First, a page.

Land pooling policy of Delhi4 min read . Updated: 12 Jun 2017, 03:53 PM IST
We ask experts what impact the new land pooling policy in Delhi will have on property prices
An update in the Land Pooling Policy (LPP) and the notification allows 89 villages in Delhi to become urban areas. This is expected to increase the supply of residential space. We ask experts about the impact this may have on property prices.
Sudhir Pai, chief executive officer, Magicbricks
Land pooling is the need of the hour for Delhi. The city’s urban landscape was not increasing proportionately to accommodate its ever-increasing population. To address the woes of urban housing, more area is required for urban planning and usage. Delhi government’s recent declaration will help in taking the Delhi Development Authority’s (DDA) urban LPP forward. While acquiring land for urban development has become a contentious issue with the implementation of the Land Acquisition, Rehabilitation and Resettlement Act, the state government’s nod is a win-win situation for landowners and the authority. Experts believe that about 40,000 acres will be opened up for planned development, making way for construction of nearly 2.5 million housing units in Delhi. About 40,000 acres is the total size of Noida; so one can imagine the number of residential units this much area would accommodate. This would also lead to correction in realty prices in the NCR. The implementation of the policy is significant as DDA’s Master Plan Delhi 2021 proposes the construction of 2.5 million housing units by 2021, for which 10,000 hectares of land is required. However, converting village areas into planned urban spaces is a huge task for the authorities. The key to success will be good coordination between DDA, land owners and private developers.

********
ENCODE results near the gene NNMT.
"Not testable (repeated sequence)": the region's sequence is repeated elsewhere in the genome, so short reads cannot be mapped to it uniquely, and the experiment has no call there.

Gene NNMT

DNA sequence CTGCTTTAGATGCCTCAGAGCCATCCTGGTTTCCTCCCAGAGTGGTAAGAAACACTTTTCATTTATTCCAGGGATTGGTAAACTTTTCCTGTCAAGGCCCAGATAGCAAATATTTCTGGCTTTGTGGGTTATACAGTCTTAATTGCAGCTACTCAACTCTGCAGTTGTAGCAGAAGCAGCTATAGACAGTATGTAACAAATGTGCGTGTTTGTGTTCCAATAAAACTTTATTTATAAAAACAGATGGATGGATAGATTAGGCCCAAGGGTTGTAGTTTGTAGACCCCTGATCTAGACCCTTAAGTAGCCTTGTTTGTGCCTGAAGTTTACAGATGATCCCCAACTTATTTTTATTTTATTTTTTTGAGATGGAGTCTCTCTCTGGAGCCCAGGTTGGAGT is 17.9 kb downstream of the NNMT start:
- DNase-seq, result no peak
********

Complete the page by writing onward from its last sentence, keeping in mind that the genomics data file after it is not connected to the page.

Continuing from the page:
Ramesh Nair, chief executive officer & country head, JLL India